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Puzzling
thinking, perplexed
mendel
There were three things that I was puzzling over the other day. I have forgotten two, but if I think of them, I'll post them here too. But I remember the third, and I'm hoping someone can explain.

It's my understanding that Judaism has some strict requirement on how long can pass between death and burial, and that the time period is relatively short.

Now, typically, when someone dies in the coldest months of the year here, they're put into storage until the spring thaw, because they can't be buried in the frozen ground.

So obviously waiting months doesn't work for Jews, if my understanding is correct. But what does happen when a Jewish person dies while the ground is frozen?



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As I understand it, the rule is within 24 hours. This is largely because the practice of embalming is against Jewish law.

What happens when a Jew dies while the ground is frozen is, they dig the grave anyway, somehow.

I can't figure out how they do it, though. Construction projects in the winter use jackhammers on backhoes, or dynamite, and I can't quite picture either in a Jewish cemetery.

I don't suppose mausoleums are allowed..?

Never seen jackhammers or backhoes in a Jewish cemetary, nope! :) I don't *think* mausoleums are allowed, and in fact, there's a tendency in Jewish cemetaries to eschew even the typical headstones in favor of a simple plaque that's at ground-level, so the cemetaries look like vast, manicured fields rather than cemetaries. Which is nice. But which doesn't answer your question.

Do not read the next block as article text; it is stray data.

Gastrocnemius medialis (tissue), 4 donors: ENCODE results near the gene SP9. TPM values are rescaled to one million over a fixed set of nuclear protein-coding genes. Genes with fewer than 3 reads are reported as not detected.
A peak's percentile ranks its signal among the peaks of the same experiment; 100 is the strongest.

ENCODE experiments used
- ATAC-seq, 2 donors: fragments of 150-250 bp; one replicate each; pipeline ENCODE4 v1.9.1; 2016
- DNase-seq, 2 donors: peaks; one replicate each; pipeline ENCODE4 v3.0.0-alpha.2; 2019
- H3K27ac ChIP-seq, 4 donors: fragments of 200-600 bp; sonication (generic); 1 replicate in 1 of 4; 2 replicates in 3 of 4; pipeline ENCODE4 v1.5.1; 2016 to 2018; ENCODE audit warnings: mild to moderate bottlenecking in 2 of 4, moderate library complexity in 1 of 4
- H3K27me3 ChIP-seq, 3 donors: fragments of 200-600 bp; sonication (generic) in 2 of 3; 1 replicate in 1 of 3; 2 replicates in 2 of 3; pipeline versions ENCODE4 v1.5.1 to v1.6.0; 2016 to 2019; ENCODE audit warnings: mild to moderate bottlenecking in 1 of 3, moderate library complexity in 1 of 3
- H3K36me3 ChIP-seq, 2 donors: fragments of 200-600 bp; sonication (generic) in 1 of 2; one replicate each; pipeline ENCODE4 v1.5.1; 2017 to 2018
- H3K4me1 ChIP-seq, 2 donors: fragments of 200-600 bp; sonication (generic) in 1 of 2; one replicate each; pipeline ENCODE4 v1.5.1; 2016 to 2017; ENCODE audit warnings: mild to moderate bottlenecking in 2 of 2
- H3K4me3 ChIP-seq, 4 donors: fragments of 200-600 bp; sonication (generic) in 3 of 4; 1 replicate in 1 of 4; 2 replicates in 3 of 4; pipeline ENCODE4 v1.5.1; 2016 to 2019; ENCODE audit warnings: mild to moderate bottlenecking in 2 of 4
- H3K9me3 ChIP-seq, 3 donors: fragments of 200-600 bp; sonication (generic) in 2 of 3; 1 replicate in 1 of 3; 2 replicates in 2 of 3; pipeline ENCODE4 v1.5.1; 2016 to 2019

I wonder how, too. Maybe they have some sort of funky ground-heater? Or maybe there's some sort of foul-weather exception to the rules that I'm not aware of.

You should write to The Straight Dope and ask!

Ooh, Straight Dope is a good idea. I was going to try Judaism 101 too, but I thought I'd try here first. :-)

I CAN'T STOP SAYING "JEWFAQ"

Understandable. It took quite a bit of work to call the site "Judaism 101" and not "JEWFAQ" when I wrote the comment above.

They use heaters to thaw the ground and then dig. I've buried grandparents and a great-uncle in the dead of winter here. We northern people find ways of coping with this winter weather :P

Technology to the rescue?



In Groton, he uses a propane heater shaped like a casket which and thaws a rectangle of ground "just the spot I'm going to dig."



Overnight, it glows red in ghostly fashion.



-- The Plots Thicken, Lowell Sun, 24 Jan 2003



The story seems to say that in pre-propane-heater times people either broke the ground with incredible efforts or just waited till spring. The Jewish tradition was stretched to mean "as soon as possible" rather than "within 24 hours".


(Deleted comment)
You're right, I misread the article.

Things, as always, are different in Jerusalem and the rest of the world.

In Jerusalem, the tradition is to bury the person before sundown and with a flat, more plaque-like marker than any upright headstone or other statue-ish thing. In other places, it is done as soon as possible (I believe it must be before the Sabbath) and usually takes about a day. Frozen ground means more work, although it should be able to be dealt with without such measures as jackhammers and dynamite: building a fire, boiling water, some other application of heat to make it softer, big strong men with determined faces and good tools.

And mausolea are right out. You come from the earth, and you return to the earth. That's that.


If you care to strictly adhere to the law, that is.

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